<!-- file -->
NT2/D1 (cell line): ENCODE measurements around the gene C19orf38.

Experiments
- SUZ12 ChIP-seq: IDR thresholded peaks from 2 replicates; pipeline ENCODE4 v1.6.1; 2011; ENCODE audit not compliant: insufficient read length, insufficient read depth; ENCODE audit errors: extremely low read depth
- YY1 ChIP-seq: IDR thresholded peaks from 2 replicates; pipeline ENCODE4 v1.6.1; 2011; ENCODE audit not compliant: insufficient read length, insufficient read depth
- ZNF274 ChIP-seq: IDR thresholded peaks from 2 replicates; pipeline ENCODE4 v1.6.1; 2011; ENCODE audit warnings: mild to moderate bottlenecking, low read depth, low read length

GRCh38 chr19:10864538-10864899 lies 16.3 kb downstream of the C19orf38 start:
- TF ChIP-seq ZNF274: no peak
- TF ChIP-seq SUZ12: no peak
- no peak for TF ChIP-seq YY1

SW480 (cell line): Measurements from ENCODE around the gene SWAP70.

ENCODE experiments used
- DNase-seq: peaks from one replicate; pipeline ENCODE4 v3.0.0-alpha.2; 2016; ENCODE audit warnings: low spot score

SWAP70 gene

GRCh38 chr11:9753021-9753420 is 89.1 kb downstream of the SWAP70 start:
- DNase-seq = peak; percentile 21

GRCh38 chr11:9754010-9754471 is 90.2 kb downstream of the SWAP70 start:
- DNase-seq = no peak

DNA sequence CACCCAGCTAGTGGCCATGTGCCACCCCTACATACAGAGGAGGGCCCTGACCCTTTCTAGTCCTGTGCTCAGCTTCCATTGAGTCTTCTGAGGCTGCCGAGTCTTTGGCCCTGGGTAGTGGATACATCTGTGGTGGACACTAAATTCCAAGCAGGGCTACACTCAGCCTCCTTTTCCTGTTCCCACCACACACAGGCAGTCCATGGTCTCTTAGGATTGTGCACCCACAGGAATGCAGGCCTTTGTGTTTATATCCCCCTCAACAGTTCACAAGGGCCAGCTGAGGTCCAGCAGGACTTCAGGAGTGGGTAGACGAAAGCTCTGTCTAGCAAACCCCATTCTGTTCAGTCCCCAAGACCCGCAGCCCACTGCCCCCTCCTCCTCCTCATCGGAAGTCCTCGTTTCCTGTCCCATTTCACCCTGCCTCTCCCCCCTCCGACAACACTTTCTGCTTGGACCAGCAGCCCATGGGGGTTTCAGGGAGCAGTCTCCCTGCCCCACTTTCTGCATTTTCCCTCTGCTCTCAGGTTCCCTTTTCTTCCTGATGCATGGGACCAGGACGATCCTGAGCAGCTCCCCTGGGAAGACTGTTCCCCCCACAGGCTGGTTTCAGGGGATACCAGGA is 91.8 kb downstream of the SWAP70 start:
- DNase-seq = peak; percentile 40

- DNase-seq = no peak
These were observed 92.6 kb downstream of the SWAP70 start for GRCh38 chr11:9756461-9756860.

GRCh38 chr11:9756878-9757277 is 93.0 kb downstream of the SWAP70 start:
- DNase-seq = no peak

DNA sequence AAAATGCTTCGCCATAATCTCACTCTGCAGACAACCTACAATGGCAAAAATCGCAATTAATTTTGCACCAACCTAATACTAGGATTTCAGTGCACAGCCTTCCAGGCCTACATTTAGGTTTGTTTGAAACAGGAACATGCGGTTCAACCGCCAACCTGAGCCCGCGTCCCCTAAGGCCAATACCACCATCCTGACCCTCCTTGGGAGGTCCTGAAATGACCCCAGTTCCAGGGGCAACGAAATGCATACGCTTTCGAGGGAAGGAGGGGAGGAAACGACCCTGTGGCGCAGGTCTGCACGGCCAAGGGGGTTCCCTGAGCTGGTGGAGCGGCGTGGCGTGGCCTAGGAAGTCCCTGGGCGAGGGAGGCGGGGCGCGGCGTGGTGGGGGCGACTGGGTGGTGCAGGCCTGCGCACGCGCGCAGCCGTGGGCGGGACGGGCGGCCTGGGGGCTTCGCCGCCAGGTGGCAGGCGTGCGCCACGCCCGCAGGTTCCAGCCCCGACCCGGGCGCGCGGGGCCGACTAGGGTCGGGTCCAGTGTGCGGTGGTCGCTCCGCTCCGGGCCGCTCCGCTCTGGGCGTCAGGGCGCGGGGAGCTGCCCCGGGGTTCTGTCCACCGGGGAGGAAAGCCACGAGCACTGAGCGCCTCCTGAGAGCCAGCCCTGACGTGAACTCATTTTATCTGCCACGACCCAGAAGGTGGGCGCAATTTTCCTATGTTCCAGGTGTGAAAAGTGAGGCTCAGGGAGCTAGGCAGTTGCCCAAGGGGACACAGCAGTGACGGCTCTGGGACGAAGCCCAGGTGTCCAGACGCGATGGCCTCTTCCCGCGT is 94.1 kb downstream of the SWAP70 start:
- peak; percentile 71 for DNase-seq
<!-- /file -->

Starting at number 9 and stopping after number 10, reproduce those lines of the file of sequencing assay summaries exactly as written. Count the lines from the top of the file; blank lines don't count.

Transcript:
- no peak for TF ChIP-seq YY1

SW480 (cell line): Measurements from ENCODE around the gene SWAP70.